I've been bored completely out of my tree. I'm now unemployed - which is a story I may or may not divulge in a separate installment - for two months now and nothin much is expected to happen for a third month, for reasons also not appearing in this installment.
It is true that there are plenty of things that I should be doing. Many such tasks require disposable income. I could go all out in an ambitious campaign to clean my apartment, but I'm not insane, merely bored.
I purchased the above title to give myself a mindless passtime. I had been playing Bioshock, and finished that. I really ought to talk about that first, but I really need to get this out of the way first, or my head may explode. I need to begin with some context, though, to try to make sense to you (and to me as well) of what I'm feeling.
In the beginning - for my purposes - was Battlefield 1942. [The beginning really was a game called Codename: Eagle that came out maybe 2 years earlier, but I don't pick up every title that is out there, and certainly not without knowing something of it] BF1942 presented conflict on approximately 12 maps which covered the major theatres of war; Africa, Europe, and the Pacific. You select your role as a soldier (assault, sniper, medic, engineer, anti-tank) which determines what gear you will carry, pick a map and join about 60 computer-controlled friendly and enemy soldiers in solo play, or a blend of human and 'bot' in multiplayer mode. By far the most popular featured all human soldiers. In addition, you can operate vehicles from jeeps and tanks to P/T Boats, Stukas, Heinkels and B-17s - depending on the map.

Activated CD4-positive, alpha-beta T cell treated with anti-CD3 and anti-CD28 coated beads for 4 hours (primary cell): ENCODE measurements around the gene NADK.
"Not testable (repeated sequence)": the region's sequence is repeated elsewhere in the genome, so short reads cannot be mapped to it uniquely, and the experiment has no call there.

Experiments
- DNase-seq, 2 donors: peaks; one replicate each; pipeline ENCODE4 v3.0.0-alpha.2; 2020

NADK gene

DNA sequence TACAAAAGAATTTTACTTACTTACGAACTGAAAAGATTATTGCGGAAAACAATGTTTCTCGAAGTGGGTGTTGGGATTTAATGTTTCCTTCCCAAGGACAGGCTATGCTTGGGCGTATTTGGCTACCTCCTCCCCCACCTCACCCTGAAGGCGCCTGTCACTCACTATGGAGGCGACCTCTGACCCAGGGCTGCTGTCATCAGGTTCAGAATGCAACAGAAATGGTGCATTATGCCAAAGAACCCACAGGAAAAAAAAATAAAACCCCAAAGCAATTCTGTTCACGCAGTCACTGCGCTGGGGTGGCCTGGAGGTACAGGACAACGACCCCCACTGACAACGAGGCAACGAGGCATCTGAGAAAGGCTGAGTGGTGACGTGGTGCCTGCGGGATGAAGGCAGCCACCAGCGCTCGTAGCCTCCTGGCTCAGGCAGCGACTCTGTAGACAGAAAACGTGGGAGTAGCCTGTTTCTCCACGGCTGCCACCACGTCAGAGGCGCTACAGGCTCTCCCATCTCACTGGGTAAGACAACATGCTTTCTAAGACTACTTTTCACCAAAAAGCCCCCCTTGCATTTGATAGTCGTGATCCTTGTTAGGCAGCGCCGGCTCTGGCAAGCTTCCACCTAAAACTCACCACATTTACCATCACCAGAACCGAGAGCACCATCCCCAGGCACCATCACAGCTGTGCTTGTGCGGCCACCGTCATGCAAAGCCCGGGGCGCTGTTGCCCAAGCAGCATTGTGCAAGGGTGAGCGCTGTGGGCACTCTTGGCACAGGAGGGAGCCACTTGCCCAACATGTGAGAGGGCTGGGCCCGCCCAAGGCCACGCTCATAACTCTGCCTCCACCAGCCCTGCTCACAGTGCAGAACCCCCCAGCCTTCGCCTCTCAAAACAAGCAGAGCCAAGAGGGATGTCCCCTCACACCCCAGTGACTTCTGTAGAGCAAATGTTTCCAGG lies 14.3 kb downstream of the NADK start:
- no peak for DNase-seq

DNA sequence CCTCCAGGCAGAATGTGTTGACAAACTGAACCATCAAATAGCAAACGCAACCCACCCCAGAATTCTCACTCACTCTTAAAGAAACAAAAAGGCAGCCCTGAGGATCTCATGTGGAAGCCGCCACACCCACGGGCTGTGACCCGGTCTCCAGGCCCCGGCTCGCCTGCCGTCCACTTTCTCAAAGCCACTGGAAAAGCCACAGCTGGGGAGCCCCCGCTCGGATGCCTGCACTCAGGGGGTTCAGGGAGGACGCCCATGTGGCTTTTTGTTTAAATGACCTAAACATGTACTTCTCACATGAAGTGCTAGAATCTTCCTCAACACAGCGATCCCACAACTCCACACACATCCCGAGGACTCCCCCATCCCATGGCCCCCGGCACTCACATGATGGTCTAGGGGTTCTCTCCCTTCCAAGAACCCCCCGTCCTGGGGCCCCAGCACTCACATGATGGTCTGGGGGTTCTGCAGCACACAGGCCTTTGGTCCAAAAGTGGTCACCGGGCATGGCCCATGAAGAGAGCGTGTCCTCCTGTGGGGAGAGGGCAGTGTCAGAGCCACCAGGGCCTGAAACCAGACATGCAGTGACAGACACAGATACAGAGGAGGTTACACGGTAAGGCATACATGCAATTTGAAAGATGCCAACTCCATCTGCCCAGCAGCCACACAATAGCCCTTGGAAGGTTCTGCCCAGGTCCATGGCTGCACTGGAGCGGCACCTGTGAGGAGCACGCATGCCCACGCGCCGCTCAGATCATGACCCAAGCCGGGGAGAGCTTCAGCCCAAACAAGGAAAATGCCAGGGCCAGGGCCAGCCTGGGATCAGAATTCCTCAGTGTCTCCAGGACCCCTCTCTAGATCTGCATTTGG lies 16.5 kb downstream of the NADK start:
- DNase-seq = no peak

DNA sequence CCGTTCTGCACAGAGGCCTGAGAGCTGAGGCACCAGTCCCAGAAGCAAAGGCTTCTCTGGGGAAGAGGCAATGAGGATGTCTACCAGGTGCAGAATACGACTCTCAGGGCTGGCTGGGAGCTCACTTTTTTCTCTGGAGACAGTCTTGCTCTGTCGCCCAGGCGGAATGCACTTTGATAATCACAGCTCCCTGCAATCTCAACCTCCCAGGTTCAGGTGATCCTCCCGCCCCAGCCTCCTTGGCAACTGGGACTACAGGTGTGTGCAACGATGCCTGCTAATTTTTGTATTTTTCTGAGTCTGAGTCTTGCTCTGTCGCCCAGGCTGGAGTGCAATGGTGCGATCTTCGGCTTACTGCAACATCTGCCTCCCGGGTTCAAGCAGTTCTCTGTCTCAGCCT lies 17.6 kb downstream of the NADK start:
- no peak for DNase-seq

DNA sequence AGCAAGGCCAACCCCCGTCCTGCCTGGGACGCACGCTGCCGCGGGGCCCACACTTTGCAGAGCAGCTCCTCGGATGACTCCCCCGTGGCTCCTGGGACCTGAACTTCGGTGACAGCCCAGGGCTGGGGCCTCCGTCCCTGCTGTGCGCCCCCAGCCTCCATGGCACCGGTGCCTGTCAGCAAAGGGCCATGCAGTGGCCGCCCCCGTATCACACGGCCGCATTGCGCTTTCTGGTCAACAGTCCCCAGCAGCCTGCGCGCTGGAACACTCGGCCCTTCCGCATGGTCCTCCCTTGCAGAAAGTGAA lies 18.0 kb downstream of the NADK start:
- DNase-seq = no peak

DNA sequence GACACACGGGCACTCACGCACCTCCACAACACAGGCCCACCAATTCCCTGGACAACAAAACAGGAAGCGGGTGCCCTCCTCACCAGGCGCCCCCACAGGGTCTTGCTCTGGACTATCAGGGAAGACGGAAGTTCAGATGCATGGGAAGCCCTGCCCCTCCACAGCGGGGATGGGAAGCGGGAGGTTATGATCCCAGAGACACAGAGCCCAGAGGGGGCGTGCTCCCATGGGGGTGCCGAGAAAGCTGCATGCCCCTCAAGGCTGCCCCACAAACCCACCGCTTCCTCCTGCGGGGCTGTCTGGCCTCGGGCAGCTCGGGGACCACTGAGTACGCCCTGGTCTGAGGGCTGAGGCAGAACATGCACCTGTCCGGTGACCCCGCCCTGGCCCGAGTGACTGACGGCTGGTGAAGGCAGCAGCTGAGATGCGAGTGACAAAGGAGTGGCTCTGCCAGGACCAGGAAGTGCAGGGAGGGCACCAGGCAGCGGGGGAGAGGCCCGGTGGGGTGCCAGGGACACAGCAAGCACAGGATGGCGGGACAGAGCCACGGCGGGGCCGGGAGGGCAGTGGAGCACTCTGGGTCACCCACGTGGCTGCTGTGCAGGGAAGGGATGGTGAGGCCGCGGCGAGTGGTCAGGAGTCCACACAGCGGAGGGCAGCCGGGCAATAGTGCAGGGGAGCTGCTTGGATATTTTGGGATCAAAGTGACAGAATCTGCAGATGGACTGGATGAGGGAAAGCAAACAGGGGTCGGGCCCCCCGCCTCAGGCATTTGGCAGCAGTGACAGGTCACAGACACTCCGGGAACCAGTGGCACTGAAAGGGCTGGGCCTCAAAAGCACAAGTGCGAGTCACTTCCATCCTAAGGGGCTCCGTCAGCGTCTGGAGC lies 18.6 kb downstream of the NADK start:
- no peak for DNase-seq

Multiplayer had an interesting quirk. In a nod to realism, the less you move around, the better your aim is. Towards that end, lying prone is better than crouching, is better than standing. What ended up happening in application was players learned to dive prone when they sighted the enemy, fire their weapon, jump back to their feet, and keep going. The process could happen alarmingly quickly. This disturbed me for a number of reasons. Most of which was that diving onto your battle rifle should primarily give you a concussion. The battle rifle of that era was particularly heavy as it was also intended to be used as a melee weapon.